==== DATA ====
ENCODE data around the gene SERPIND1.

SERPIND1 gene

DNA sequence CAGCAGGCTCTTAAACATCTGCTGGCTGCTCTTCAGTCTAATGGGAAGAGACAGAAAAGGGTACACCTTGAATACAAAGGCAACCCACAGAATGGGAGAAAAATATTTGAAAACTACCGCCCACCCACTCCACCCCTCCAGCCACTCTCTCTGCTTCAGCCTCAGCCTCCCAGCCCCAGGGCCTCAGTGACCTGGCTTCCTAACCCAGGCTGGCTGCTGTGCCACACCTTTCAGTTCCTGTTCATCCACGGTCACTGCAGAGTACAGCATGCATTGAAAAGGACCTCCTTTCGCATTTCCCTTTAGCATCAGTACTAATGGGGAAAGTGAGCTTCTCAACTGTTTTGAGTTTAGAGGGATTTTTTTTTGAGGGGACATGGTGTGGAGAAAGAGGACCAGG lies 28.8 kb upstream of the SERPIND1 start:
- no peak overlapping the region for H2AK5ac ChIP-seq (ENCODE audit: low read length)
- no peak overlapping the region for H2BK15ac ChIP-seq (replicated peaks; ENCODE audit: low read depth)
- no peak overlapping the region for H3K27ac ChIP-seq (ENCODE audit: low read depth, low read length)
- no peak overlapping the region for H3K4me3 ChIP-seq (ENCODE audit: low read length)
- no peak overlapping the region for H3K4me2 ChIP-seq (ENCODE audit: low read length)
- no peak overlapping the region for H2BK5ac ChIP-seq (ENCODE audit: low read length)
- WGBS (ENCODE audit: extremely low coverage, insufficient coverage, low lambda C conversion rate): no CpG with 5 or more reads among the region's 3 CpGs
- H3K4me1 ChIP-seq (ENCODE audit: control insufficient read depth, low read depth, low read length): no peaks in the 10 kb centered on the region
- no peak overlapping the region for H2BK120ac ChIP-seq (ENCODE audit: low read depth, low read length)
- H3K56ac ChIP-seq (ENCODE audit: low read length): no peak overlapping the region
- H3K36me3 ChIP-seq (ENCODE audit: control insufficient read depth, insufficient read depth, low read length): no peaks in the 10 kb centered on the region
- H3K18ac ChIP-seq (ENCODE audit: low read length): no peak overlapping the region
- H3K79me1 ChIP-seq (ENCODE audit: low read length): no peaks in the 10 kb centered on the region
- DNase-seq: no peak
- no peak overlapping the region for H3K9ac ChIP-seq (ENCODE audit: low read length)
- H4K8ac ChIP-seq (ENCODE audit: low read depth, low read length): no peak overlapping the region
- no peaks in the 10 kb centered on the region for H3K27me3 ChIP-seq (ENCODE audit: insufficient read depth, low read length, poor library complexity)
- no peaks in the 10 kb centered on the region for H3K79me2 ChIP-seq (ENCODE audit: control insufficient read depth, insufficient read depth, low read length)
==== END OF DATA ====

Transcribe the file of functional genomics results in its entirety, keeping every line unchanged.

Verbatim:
ENCODE data around the gene SERPIND1.

SERPIND1 gene

DNA sequence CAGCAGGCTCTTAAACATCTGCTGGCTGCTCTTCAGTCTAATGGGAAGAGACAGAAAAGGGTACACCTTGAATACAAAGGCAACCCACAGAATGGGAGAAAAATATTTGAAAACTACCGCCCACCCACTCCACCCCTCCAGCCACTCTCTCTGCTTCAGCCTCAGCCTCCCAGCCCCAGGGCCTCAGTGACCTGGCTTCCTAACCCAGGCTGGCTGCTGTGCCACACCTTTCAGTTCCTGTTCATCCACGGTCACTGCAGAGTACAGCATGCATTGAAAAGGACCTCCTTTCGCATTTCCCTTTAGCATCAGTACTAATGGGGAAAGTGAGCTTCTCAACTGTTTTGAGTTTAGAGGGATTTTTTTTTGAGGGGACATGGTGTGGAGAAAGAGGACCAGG lies 28.8 kb upstream of the SERPIND1 start:
- no peak overlapping the region for H2AK5ac ChIP-seq (ENCODE audit: low read length)
- no peak overlapping the region for H2BK15ac ChIP-seq (replicated peaks; ENCODE audit: low read depth)
- no peak overlapping the region for H3K27ac ChIP-seq (ENCODE audit: low read depth, low read length)
- no peak overlapping the region for H3K4me3 ChIP-seq (ENCODE audit: low read length)
- no peak overlapping the region for H3K4me2 ChIP-seq (ENCODE audit: low read length)
- no peak overlapping the region for H2BK5ac ChIP-seq (ENCODE audit: low read length)
- WGBS (ENCODE audit: extremely low coverage, insufficient coverage, low lambda C conversion rate): no CpG with 5 or more reads among the region's 3 CpGs
- H3K4me1 ChIP-seq (ENCODE audit: control insufficient read depth, low read depth, low read length): no peaks in the 10 kb centered on the region
- no peak overlapping the region for H2BK120ac ChIP-seq (ENCODE audit: low read depth, low read length)
- H3K56ac ChIP-seq (ENCODE audit: low read length): no peak overlapping the region
- H3K36me3 ChIP-seq (ENCODE audit: control insufficient read depth, insufficient read depth, low read length): no peaks in the 10 kb centered on the region
- H3K18ac ChIP-seq (ENCODE audit: low read length): no peak overlapping the region
- H3K79me1 ChIP-seq (ENCODE audit: low read length): no peaks in the 10 kb centered on the region
- DNase-seq: no peak
- no peak overlapping the region for H3K9ac ChIP-seq (ENCODE audit: low read length)
- H4K8ac ChIP-seq (ENCODE audit: low read depth, low read length): no peak overlapping the region
- no peaks in the 10 kb centered on the region for H3K27me3 ChIP-seq (ENCODE audit: insufficient read depth, low read length, poor library complexity)
- no peaks in the 10 kb centered on the region for H3K79me2 ChIP-seq (ENCODE audit: control insufficient read depth, insufficient read depth, low read length)